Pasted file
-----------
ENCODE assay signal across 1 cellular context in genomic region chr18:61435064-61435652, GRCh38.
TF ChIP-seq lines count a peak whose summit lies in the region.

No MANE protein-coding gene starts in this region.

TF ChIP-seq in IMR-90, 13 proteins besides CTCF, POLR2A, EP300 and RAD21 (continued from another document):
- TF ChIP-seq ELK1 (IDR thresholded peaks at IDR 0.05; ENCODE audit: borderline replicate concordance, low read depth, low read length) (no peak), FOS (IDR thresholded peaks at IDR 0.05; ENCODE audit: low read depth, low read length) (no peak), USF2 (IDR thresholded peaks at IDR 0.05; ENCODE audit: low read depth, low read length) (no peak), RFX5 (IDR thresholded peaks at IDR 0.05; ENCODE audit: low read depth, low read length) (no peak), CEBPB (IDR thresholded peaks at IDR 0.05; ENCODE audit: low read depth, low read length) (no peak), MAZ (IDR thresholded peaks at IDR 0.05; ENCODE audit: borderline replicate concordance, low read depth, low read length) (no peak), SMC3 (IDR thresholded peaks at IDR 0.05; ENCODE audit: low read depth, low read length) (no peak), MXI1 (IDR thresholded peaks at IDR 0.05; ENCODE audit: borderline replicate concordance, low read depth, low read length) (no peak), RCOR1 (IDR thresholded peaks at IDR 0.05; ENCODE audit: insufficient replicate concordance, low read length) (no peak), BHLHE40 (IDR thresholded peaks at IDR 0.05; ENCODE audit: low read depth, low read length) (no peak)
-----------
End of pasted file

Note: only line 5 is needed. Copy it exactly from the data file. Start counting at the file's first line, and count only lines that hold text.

- TF ChIP-seq ELK1 (IDR thresholded peaks at IDR 0.05; ENCODE audit: borderline replicate concordance, low read depth, low read length) (no peak), FOS (IDR thresholded peaks at IDR 0.05; ENCODE audit: low read depth, low read length) (no peak), USF2 (IDR thresholded peaks at IDR 0.05; ENCODE audit: low read depth, low read length) (no peak), RFX5 (IDR thresholded peaks at IDR 0.05; ENCODE audit: low read depth, low read length) (no peak), CEBPB (IDR thresholded peaks at IDR 0.05; ENCODE audit: low read depth, low read length) (no peak), MAZ (IDR thresholded peaks at IDR 0.05; ENCODE audit: borderline replicate concordance, low read depth, low read length) (no peak), SMC3 (IDR thresholded peaks at IDR 0.05; ENCODE audit: low read depth, low read length) (no peak), MXI1 (IDR thresholded peaks at IDR 0.05; ENCODE audit: borderline replicate concordance, low read depth, low read length) (no peak), RCOR1 (IDR thresholded peaks at IDR 0.05; ENCODE audit: insufficient replicate concordance, low read length) (no peak), BHLHE40 (IDR thresholded peaks at IDR 0.05; ENCODE audit: low read depth, low read length) (no peak)